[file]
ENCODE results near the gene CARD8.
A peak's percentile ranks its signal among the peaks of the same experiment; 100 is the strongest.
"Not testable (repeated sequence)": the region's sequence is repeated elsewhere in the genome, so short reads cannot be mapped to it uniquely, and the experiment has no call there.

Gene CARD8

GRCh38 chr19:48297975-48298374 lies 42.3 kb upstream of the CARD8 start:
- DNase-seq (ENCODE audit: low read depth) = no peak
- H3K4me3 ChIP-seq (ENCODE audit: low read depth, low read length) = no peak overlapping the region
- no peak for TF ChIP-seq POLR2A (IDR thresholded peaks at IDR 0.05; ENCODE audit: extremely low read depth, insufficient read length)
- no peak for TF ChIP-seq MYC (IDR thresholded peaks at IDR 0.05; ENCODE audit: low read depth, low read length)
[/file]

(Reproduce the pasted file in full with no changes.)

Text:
ENCODE results near the gene CARD8.
A peak's percentile ranks its signal among the peaks of the same experiment; 100 is the strongest.
"Not testable (repeated sequence)": the region's sequence is repeated elsewhere in the genome, so short reads cannot be mapped to it uniquely, and the experiment has no call there.

Gene CARD8

GRCh38 chr19:48297975-48298374 lies 42.3 kb upstream of the CARD8 start:
- DNase-seq (ENCODE audit: low read depth) = no peak
- H3K4me3 ChIP-seq (ENCODE audit: low read depth, low read length) = no peak overlapping the region
- no peak for TF ChIP-seq POLR2A (IDR thresholded peaks at IDR 0.05; ENCODE audit: extremely low read depth, insufficient read length)
- no peak for TF ChIP-seq MYC (IDR thresholded peaks at IDR 0.05; ENCODE audit: low read depth, low read length)